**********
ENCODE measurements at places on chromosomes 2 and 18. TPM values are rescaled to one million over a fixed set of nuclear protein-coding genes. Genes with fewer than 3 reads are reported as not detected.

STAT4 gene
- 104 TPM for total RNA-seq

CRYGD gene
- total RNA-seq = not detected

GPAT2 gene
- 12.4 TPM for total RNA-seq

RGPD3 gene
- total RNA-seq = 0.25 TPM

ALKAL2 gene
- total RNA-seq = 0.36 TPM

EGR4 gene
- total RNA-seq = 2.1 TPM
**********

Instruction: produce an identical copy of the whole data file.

ENCODE measurements at places on chromosomes 2 and 18. TPM values are rescaled to one million over a fixed set of nuclear protein-coding genes. Genes with fewer than 3 reads are reported as not detected.

STAT4 gene
- 104 TPM for total RNA-seq

CRYGD gene
- total RNA-seq = not detected

GPAT2 gene
- 12.4 TPM for total RNA-seq

RGPD3 gene
- total RNA-seq = 0.25 TPM

ALKAL2 gene
- total RNA-seq = 0.36 TPM

EGR4 gene
- total RNA-seq = 2.1 TPM